The case for diversity and inclusion in the workplace is compelling – not just because it is the right thing to do, but because numerous studies suggest it can drive better business performance too. The articles selected cover research, methodologies, technologies that are focused or have features on diversity and inclusion, the role people analytics can play (see example of creating impact in image below) and several case studies. Enjoy!
In this month’s edition, you’ll find articles by authors including Ben Waber, Francesca Gino, Jonathan Ferrar, Laura Stevens, John Sumser, Stacia Sherman Garr and Josh Bersin. Subjects covered include the latest trends in people analytics, ethics, organisational network analysis, the importance of curiosity, employee wellness and continual listening. There is news too about Insight222, PAFOW, the official launch of Humu and another acquisition by LinkedIn. Dive in and enjoy!
One of the most exciting trends in people analytics is the rapid growth of Organisational Network Analysis (ONA), which whilst not new is witnessing a resurgence thanks to developments in technology, new ways of working and changing business requirements.
When I meet with people analytics leaders, ONA regularly crops up in the conversation as one of the techniques that they have either already begun to use or plan to deploy within their organisations.
Indeed, research conducted by Insight222 towards the end of 2017 (see Figure 1 below) found that ONA was the analytical technique that people analytics leaders most wanted to learn more about.
The role of ONA in people analytics was the topic of my presentation at UNLEASH in Las Vegas on 15 May. The slides I used during my speech are included here. The purpose of this article is to answer the following questions I regularly get asked about ONA:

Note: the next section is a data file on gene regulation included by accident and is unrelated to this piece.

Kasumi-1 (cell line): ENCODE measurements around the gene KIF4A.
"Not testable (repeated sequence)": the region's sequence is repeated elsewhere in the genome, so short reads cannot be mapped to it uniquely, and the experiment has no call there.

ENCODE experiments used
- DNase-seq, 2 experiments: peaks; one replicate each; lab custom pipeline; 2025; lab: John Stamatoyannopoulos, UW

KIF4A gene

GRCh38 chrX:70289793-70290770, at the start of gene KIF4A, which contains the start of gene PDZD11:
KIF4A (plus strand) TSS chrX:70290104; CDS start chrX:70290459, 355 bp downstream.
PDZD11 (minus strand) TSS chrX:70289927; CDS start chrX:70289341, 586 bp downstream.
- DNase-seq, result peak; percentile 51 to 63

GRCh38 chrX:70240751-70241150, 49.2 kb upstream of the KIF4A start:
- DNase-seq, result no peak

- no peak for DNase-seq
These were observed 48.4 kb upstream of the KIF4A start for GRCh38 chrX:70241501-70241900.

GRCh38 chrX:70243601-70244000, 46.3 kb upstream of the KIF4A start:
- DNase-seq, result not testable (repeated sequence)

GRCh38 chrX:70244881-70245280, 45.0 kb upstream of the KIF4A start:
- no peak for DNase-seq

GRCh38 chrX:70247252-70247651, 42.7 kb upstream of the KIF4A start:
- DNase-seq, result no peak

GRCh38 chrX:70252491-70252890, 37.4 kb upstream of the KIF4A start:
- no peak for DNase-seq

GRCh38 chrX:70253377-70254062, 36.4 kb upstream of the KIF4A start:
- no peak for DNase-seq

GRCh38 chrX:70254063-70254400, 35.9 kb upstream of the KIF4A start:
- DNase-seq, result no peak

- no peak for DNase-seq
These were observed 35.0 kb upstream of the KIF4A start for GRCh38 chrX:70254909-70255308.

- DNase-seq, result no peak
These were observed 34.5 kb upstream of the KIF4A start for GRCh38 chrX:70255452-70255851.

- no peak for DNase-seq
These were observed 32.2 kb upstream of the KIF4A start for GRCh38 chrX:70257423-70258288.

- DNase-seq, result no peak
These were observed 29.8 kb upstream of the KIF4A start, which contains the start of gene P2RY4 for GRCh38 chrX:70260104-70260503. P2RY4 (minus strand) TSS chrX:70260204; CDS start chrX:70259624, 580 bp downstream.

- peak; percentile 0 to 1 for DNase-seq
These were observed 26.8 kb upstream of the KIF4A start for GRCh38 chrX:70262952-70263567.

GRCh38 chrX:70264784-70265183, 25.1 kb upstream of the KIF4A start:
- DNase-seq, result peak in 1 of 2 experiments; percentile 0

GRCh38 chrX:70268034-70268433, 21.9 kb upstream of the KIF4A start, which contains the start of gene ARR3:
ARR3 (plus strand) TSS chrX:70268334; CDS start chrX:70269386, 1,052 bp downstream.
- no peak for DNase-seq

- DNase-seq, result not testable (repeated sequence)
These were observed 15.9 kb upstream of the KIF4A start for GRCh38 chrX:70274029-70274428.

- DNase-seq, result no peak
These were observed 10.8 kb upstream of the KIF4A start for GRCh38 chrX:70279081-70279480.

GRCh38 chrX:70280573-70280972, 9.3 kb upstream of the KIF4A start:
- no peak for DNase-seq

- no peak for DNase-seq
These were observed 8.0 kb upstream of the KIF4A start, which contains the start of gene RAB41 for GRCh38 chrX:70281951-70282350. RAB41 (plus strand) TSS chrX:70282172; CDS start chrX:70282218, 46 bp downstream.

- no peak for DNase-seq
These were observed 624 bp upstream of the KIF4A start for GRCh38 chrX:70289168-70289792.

- What is ONA?
- Why is ONA growing in importance?
- What is ‘Active’ and ‘Passive’ ONA? Which one should we use? Can we use both?
- What can we use ONA for?
- What case studies on ONA are available?
- Where can I find out more about ONA?
WHAT IS ONA?
If you Google ‘Organisational Network Analysis’, you will uncover a lot of dry and technical descriptions of what ONA is, which are mostly a variation of “Organisational Network Analysis is a structured way to visualise how communications, information and decisions flow through an organisation” (which came from Deloitte).
I prefer Michael Arena’s description in his excellent recent podcast with Al Adamsen, where the Chief Talent Officer of GM defined ONA as providing “a new lens to evaluate how people show up in an organisation.
"ONA provides a new lens to evaluate how people show up in an organisation"
Similarly, in his article ‘What is ONA?’, Professor Rob Cross, arguably the world’s foremost expert on the subject, explains that “ONA can provide an x-ray into the inner workings of an organisation — a powerful means of making invisible patterns of information flow and collaboration in strategically important groups visible”. In the same article, Cross provides a perfect example to illustrate this viewpoint and how ONA enables you to see what is going on in a company.
The example in Figure 2 is of an ONA project undertaken by Cross with the exploration and production division of a large petroleum organisation. It identifies mid-level managers critical to information flow such as Mitchell, who is the only point of contact between members of the production division and the rest of the network. It also highlights that the Senior Vice President Mares is peripheral to the network and is essentially an untapped and under-utilised resource, whilst the Production team is isolated and separated from the network. None of this is visible from the rickety old org chart.
Head over to LinkedIn to read the remainder of: The role of Organisational Network Analysis in People Analytics
I believe ethics is the most critical ingredient in people analytics. Those working in the field simply cannot afford to get it wrong. The risk to employee trust and to the reputation of the burgeoning discipline of people analytics is too high.
‘Ethics, Trust and People Analytics’ is the title of my presentation, which will open the Smart Data breakout at UNLEASH in London tomorrow. It is also the subject of this article, which as well as including a copy of my slides, also features recent research by the IBM Smarter Workforce Institute and Insight222.
ETHICS JEOPARDISES FOUR OUT OF EVERY FIVE PEOPLE ANALYTICS PROJECTS
Research in November 2017 from Insight222 found that 81% of HR people analytics leaders and practitioners reported that their people analytics projects were jeopardised by ethical or privacy concerns (Figure 1).
Head over to LinkedIn to read the rest of Don't Forget the 'H' in HR.